Women's sport is set to rivet serious attention in New Zealand next year, with two high profile sporting tournaments being hosted on our shores.
Both the Women's Rugby World Cup and the Women's Cricket World Cup, which fell victim to Covid-19, have been rescheduled for the autumn and spring next year.
The 12th ICC Women's World Cup will hit Aotearoa in early March, concluding on April 3, 2022, with the grand final at Hagley Park in Christchurch.
Western Bay of Plenty will play a significant role in the tournament, with the Bay Oval hosting seven games, including the prized opening match with the White Ferns meeting a yet to be named qualifier.
All the heavy hitters of international women's cricket will be here, with England, Australia, India and South Africa joining the New Zealand White Ferns in paying a visit to the Western Bay of Plenty international cricket ground.
The Women's Rugby World Cup will be played out in October and November in Auckland and Whangarei.
Eden Park will make history in hosting the tournament title decider - to become the first stadium to have staged both the Men's and Women's Rugby World Cup Finals.
Women's sport has come of age in the new millennium with their achievements grabbing prominent media headlines and coverage.
This wasn't always the case with women's sports having to fight hard for serious attention.
It might surprise some, that the first official New Zealand Rugby Women's selection didn’t play their first match until 1989, going on to play in the inaugural Women's Rugby World Cup in the same year.
By contrast, women's cricket was alive and well in the 1930's.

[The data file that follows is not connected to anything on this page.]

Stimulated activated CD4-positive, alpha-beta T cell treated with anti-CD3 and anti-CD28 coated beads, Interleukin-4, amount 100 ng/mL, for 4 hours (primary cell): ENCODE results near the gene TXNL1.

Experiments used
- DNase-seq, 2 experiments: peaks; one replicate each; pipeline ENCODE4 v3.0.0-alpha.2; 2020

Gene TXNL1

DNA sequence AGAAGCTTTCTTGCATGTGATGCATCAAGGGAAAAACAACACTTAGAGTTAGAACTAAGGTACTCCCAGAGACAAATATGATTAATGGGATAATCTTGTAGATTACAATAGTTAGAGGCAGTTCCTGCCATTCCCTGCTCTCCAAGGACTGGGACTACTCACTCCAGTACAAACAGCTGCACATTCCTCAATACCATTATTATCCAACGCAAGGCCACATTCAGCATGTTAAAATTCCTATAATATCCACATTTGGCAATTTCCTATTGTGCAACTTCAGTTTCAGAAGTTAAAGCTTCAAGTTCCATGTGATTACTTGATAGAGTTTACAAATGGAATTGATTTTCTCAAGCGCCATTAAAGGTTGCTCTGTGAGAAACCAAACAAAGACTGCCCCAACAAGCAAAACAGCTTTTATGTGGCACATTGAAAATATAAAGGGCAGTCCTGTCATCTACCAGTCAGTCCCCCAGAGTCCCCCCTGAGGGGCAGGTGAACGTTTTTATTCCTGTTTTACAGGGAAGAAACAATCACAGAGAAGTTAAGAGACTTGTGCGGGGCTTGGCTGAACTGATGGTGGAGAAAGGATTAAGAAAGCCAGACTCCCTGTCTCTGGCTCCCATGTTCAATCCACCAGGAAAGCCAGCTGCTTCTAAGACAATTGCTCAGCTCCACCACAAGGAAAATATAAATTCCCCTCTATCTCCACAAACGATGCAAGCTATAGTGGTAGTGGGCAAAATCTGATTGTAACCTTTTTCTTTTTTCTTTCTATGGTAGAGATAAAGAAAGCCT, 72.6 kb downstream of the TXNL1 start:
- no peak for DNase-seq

The first inter-provincial women's cricket tournament was played in 1933, with New Zealand Women playing their first test against England Women in 1935.
A century ago, women were perceived as not strong enough to play strenuous sport.
A good example is athletics, where just the women's 100 yards was introduced at the 1926 National Championships.
It was 13 years until the women's 200 yards made its Nationals entrance, followed by the 400 yards (1956) eight hundred yards (1959) and the one mile (1968).
However, there were a few sports that broke the gender barrier in earlier times.
Golf crowned their first national women's champion, when an Ms Lomax-Smith from Christchurch won the New Zealand match-play championship in 1893.
Tennis goes even further back in crowning their first women's singles and doubles champions in 1887.
Fifteen-year-old Violet Walrond became New Zealand's first Olympic female athlete, when she competed at the 1920 Summer Olympics in Antwerp.
She was reported as finishing fifth in the 100m freestyle final and sixth in the 300m event.
Women faced a myriad of barriers to compete in sport a century ago.
Violet Walrond later stated that her and her younger sister retired from competitive swimming in 1923, on the orders of her father, who thought that the pair were too much in the public eye.
He also forbade them from cutting their long hair in a short style.
New Zealand’s top level Women’s sport today is highly competitive, vibrant and entertaining, with the athletes owing a big debt to the pioneers of their respective sporting codes who broke through the gender barrier in days past.